Gli occhi a fior di pelle, lucidi e sfrontati

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mimitabby

Senior Member
usa, english
Gli occhi a fior di pelle, lucidi e sfrontati

This is a description of a man's face in a Moravia book

what could this mean, eyes flowering on his skin??
 
  • Manuel_M

    Senior Member
    Maltese
    I was not familair with either 'occhi a fior di pelle" or 'bug-eyed' , but I have to say that while the English expression sounds quite horrible, the Italian one is more than faintly poetic. What a beautiful language!
     

    PANGRAIL2

    New Member
    English - American
    I too stumbled on the phrase at least twice in Moravia's Racconti Romani. The second occurence is in his novella Il Terrore di Roma:

    «...giovanotto basso, con ... gli occhi a fior di pelle e le labbra sporgenti.»

    Not meaning to add to the confusion, but one of my Italian dictionaries (Cassell's / ed Rebora) gives the definition:

    «a fior di pelle» (adv) "superficially"!

    Aiuta noialtri!

    PANGRAIL2
     

    PANGRAIL2

    New Member
    English - American
    I too stumbled on the phrase at least twice in Moravia's Racconti Romani. The second occurence is in his novella Il Terrore di Roma:

    «...giovanotto basso, con ... gli occhi a fior di pelle e le labbra sporgenti.»

    Not meaning to add to the confusion, but one of my Italian dictionaries (Cassell's / ed Rebora) gives the definition:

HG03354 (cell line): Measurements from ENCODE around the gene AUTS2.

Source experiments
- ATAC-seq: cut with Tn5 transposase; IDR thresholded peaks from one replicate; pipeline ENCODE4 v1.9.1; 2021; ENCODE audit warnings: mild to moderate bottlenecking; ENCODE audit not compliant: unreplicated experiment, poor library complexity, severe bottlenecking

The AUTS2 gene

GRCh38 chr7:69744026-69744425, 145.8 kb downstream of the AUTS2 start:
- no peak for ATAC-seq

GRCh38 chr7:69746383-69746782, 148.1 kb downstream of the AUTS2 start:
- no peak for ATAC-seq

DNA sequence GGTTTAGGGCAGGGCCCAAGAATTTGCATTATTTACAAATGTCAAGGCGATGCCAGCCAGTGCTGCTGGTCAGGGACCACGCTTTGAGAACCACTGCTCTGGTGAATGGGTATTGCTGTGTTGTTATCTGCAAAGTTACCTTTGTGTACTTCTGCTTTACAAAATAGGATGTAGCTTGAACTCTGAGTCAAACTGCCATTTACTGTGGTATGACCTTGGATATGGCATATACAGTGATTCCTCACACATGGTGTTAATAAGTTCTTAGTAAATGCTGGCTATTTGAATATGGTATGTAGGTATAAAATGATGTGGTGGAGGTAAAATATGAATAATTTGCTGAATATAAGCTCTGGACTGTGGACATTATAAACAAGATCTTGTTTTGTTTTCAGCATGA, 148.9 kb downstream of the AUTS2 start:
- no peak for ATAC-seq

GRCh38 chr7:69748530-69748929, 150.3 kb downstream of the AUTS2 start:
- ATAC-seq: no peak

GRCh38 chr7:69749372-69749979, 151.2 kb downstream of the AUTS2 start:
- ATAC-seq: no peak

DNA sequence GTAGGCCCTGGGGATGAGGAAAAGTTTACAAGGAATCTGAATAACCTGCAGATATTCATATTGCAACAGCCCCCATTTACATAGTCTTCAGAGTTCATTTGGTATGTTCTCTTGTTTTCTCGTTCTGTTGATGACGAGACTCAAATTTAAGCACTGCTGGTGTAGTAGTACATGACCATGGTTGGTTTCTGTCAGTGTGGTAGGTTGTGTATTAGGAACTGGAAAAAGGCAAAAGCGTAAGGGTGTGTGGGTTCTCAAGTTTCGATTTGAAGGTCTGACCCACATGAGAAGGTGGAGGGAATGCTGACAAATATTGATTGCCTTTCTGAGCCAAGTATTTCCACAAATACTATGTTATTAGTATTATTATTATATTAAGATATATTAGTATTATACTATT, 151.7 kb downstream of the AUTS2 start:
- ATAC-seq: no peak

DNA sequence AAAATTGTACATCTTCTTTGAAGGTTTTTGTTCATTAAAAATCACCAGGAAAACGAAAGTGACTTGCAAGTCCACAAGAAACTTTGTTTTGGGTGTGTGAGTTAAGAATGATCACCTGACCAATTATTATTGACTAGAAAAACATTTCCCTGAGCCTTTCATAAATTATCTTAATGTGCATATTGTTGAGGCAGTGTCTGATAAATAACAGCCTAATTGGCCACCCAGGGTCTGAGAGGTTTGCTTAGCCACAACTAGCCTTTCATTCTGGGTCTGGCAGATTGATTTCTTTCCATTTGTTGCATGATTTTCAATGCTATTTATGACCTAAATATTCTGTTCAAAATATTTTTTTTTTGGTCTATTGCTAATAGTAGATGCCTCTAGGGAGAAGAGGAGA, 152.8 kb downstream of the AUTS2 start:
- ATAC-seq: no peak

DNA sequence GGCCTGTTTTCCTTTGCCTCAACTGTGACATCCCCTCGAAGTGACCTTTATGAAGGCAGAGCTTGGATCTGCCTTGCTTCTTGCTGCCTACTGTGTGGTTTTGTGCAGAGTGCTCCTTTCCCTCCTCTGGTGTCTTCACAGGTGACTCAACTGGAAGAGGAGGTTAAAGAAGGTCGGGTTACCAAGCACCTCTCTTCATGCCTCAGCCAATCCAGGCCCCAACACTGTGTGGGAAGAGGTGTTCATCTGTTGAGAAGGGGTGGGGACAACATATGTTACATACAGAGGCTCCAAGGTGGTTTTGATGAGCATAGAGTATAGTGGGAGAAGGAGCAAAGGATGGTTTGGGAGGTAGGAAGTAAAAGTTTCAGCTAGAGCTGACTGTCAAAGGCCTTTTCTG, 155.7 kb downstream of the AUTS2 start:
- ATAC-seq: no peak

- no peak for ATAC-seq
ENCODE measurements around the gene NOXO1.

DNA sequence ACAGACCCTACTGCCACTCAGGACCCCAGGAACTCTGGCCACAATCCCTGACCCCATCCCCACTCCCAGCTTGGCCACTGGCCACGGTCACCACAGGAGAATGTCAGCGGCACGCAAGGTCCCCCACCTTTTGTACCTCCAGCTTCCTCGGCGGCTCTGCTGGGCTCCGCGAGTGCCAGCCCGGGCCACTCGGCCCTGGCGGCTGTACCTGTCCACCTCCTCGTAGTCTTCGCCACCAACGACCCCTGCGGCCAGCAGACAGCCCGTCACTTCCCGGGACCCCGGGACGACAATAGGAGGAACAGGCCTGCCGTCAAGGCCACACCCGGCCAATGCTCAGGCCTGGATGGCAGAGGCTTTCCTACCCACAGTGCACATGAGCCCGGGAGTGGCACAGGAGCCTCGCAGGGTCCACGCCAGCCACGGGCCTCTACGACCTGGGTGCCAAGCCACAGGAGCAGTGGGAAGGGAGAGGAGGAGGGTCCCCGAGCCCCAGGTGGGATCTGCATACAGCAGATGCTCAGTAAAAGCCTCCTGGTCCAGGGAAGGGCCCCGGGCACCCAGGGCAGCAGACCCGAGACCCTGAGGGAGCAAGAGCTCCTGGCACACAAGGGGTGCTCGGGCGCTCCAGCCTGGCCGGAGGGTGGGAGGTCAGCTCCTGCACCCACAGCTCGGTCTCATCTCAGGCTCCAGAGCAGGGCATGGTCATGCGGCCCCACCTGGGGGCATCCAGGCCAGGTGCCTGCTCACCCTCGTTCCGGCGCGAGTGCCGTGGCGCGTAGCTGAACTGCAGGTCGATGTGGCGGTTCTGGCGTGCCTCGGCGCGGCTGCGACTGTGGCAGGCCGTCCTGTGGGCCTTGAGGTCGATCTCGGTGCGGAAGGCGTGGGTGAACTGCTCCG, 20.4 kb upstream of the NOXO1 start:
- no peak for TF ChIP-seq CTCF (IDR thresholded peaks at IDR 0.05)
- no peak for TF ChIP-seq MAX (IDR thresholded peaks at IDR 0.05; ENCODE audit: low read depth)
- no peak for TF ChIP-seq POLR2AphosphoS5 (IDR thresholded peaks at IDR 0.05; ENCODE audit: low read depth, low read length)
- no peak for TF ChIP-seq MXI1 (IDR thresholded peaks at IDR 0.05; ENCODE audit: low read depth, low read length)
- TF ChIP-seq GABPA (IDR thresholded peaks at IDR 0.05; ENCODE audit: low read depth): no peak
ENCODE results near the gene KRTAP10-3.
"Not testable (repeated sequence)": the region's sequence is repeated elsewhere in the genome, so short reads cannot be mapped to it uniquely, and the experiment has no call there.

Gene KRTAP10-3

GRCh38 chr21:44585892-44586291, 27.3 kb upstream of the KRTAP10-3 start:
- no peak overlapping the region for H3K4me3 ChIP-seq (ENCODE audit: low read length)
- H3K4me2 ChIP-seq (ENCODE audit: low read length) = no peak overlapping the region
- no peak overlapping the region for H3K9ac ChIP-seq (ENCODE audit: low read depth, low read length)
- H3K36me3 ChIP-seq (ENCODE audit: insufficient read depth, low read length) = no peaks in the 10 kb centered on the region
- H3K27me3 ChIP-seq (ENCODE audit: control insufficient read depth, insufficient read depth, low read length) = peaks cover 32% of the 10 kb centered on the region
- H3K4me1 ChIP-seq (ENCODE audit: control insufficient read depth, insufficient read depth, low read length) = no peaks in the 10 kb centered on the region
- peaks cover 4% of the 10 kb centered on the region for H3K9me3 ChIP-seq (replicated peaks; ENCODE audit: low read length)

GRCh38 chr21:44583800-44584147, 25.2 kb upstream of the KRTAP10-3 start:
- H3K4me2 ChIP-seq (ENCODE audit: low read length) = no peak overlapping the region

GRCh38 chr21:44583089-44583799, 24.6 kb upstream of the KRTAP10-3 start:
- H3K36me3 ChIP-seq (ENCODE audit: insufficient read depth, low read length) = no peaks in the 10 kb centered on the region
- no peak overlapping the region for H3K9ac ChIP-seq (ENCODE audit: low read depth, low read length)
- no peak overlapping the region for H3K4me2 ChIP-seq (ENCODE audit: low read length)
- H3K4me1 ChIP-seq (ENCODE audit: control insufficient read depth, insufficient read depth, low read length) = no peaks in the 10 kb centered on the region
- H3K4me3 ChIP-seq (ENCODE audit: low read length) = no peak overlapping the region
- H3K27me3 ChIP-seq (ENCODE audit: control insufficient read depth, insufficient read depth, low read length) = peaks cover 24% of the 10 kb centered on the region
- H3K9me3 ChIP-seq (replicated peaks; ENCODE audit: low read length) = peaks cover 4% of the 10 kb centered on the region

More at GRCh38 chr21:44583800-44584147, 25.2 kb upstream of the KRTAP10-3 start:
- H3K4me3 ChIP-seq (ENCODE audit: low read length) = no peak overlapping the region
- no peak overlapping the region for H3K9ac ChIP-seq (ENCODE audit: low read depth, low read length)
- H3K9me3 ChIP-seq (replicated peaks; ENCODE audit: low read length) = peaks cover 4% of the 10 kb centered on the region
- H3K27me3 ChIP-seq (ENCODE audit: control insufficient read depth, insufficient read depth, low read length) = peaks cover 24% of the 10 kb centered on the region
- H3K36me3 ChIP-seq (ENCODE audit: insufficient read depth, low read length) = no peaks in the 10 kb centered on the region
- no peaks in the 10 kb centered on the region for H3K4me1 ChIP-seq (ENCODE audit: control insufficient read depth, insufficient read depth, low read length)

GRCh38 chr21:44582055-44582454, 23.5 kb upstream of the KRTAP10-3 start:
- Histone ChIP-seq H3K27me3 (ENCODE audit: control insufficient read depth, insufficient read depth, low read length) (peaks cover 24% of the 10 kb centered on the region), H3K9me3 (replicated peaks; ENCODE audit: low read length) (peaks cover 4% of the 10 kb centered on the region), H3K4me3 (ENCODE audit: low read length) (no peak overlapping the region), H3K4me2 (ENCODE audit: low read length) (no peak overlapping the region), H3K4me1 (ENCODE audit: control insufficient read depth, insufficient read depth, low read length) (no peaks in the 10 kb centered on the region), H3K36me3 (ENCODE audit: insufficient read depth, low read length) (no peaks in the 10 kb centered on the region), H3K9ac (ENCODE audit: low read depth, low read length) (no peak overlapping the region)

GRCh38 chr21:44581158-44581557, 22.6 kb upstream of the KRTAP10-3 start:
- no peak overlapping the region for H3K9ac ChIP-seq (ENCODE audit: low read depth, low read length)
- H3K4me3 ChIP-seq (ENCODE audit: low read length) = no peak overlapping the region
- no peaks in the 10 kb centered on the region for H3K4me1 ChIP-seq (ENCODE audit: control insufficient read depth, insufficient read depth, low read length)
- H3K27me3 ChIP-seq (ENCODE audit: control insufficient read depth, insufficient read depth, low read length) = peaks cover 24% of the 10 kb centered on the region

«a fior di pelle» (adv) "superficially"!

    Aiuta noialtri!


    PANGRAIL2
    WORDREFERENCE.COM now gives the meaning to the phrase a fior di pelle: as a noun phrase, a sensual pleasure, as an adjective (this example) it means tightly strung or on edge, which seems to describe Moravia's character
     

    michaill

    Member
    English - US
    Can someone paraphrase in Italian "Ha gli occhi a fior di pelle"? What does it tell you exactly?
    Ha i nervi a fior di pelle can mean "He's on edge/a nervous wreck/a bundle of nerves". But what about gli occhi?
     

    theartichoke

    Senior Member
    English - Canada
    I think it means the opposite of what we'd call in English "deep-set eyes" -- i.e., eyes that are set in shallow rather than deep eye sockets. It's easy enough to picture such eyes, but while "shallow-set eyes" or "shallow eyes" does seem to be a term used by people talking about eye makeup, it's not commonly used to describe someone, the way gli occhi a fior di pelle is (at least in books, etc.).
     

    ohbice

    Senior Member
    Credo di concordare, occhi a fior di pelle è l'opposto di occhi incassati. Occhi superficiali che quasi sporgono in avanti rispetto al contorno.
    In particolare non credo che occhi a fior di pelle possa avere significari reconditi, è una pura constatazione dell'aspetto e non sottointende stati d'animo (al contrario di quel che succede per nervi a fior di pelle)
     
    Last edited:

    theartichoke

    Senior Member
    English - Canada
    Protruding eyes, which reverso renders as occhi sporgenti
    Do native speakers see a difference, though, between occhi sporgenti and occhi a fior di pelle? For me, protruding eyes, like the more informal bug eyes that someone mentioned above, convey an image that's decidedly unattractive. Deep-set eyes are neither attractive nor unattractive in and of themselves, and I feel that occhi a fior di pelle is a similarly neutral description of a physical characteristic (one we don't have an idiomatic term for in English), whereas occhi sporgenti is not. I could be wrong, though, so am curious to hear what ohbice and others think.